Cases of dementia expected to double by 2050 - Alzheimer’s Care Armenia

September 1, 2022  12:37

At the start of World Alzheimer’s Month, Alzheimer’s Care Armenia (ACA), and Alzheimer’s Disease International (ADI), the global federation for over 105 Alzheimer’s and dementia associations across the world, are calling on the World Health Organization (WHO), governments and other public health bodies to urgently put in place the necessary post-diagnostic support for those living with dementia in light of the striking new prevalence forecasts.

Research from the Institute of Health Metrics and Evaluation has shown that currently 436,494 people are living with dementia in Armenia, a number expected to rise to 1,501,050 by 2050, an extraordinary increase of 244%. While these figures are striking, it is likely that they underestimate the true scale of the problem, with evidence emerging that the COVID-19 may increase the risk of developing dementia later in life, in conjunction with poor diagnosis rates for dementia in many countries. 

ADI CEO, Paola Barbarino, says that most governments around the world are not prepared, and while time is running out, there is still time to act.

“Dementia experts around the globe have demonstrated that we are on route for an extraordinary increase in the prevalence of dementia over the coming years. We know that any other disease, which had predicted to increases of 244% in less than 30 years would most certainly have the attention of the government.  Frustratingly, however, most governments still do not have dementia plans in place, despite committing to developing them in 2017. And sadly, we know that the stigma and discrimination, which still exists around dementia, means that many people still do not come forward for a diagnosis, excluding millions of people around the world from vital treatment and support.”

World Alzheimer’s Month is an annual awareness raising campaign which unites people from all corners of the world to raise awareness and to challenge the stigma that persists around Alzheimer’s disease and all types of dementia. The theme for this year’s World Alzheimer’s Month is Know Dementia, Know Alzheimer’s and is based on the power the knowledge, with a particular focus on post-diagnostic treatment and support for those living with dementia. In Armenia, post-diagnostic support is severally lacking with many people diagnosed with condition unable to access the treatment and support that they require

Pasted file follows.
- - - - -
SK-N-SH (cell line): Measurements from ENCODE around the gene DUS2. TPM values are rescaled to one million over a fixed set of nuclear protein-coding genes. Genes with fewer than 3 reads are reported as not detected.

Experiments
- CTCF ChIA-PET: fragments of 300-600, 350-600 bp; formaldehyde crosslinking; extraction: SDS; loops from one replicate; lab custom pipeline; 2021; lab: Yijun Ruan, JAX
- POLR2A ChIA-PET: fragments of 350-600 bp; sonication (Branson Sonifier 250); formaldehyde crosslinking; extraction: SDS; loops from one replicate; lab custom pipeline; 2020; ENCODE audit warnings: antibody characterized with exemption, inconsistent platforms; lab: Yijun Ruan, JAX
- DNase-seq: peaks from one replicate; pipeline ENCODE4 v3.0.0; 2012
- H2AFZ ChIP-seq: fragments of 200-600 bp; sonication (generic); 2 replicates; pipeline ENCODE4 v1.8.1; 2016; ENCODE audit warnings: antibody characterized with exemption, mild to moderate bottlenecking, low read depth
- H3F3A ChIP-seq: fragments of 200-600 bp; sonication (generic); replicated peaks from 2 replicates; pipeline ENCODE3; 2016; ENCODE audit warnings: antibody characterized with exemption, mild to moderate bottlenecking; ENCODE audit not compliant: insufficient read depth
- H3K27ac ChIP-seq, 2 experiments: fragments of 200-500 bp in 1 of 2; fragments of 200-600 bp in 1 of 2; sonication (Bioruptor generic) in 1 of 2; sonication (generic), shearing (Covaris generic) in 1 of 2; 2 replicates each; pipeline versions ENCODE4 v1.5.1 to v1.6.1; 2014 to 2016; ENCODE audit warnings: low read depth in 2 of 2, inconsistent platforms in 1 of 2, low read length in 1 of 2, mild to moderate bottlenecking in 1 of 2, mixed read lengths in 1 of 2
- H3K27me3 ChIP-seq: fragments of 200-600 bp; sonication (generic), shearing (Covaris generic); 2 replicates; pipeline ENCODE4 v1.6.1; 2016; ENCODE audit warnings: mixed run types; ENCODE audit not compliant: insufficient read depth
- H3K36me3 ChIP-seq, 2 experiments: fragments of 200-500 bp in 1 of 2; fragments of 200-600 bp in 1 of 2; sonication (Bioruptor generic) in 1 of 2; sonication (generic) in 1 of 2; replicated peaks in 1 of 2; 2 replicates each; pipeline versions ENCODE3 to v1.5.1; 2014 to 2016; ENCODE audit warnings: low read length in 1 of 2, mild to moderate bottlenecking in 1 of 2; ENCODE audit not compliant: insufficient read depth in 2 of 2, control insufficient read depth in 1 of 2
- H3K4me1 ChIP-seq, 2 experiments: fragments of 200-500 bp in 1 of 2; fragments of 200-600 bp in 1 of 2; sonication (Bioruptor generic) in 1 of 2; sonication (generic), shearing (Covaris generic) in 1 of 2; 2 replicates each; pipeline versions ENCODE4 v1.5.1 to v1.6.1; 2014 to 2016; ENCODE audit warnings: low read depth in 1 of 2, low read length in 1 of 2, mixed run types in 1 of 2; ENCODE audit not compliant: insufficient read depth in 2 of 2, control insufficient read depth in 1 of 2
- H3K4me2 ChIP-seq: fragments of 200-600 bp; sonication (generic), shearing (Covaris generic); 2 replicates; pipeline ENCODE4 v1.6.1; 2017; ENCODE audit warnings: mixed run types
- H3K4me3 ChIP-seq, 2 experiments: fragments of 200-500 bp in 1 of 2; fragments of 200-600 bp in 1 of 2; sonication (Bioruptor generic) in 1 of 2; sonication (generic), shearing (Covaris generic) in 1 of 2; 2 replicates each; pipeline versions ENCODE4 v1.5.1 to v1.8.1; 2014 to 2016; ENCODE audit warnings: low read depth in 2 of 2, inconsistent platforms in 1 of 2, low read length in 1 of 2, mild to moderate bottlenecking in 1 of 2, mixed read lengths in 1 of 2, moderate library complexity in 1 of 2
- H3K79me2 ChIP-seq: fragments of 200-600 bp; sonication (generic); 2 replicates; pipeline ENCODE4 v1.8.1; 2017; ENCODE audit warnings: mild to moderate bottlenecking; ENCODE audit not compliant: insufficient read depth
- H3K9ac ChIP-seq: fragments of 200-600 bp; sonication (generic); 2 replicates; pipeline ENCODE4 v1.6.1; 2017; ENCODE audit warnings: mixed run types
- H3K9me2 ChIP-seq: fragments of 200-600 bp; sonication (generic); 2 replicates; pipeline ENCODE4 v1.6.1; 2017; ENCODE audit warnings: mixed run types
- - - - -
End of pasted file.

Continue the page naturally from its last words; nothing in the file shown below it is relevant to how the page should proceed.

Dr. Jane Mahakian from Alzheimer’s Care Armenia (ACA) said “There is an increase in dementia prevalence in Armenia which exemplifies the importance of mitigating the risks as well as post-diagnostic support for those living with dementia and their carers in Armenia.”  

Barbarino says governments around the world have the tools at their disposal to mitigate this public health crisis and provide the necessary support for those living with dementia, however many governments are still refusing to act:

“In 2017, all 194 WHO Member States committed themselves to awareness raising and implementing risk reduction measures for dementia through the WHO’s global action plan on the public health response to dementia, however so far only 39 Member States out of 194 have followed through with their promise. The evidence and forecasts are unambiguous, and governments face two choices: to act on their 2017 commitment or wilfully stumble into one of the greatest public health crises of our time.”

  • Currently 436,494 people are living with dementia in Armenia.
  • Every 3 seconds someone in the world develops dementia, by the time you finish reading this press release there will be 142 people more with dementia in this world.
  • By 2050 these figures are expected to be in excess of 1,501,050 - a striking increase of 244%.
  • These trends mirror global patterns with 55 million people living with dementia around the world, a number set to increase to 139 million by 2050.
  • By 2050, more people living with dementia will need post-diagnostic support, however in Armenia this support is woefully inadequate.
  • This World Alzheimer’s Month, Alzheimer’s Care Armenia (ACA) and Alzheimer’s Disease International are urging governments and public health bodies to act or face a spiralling public health crisis.




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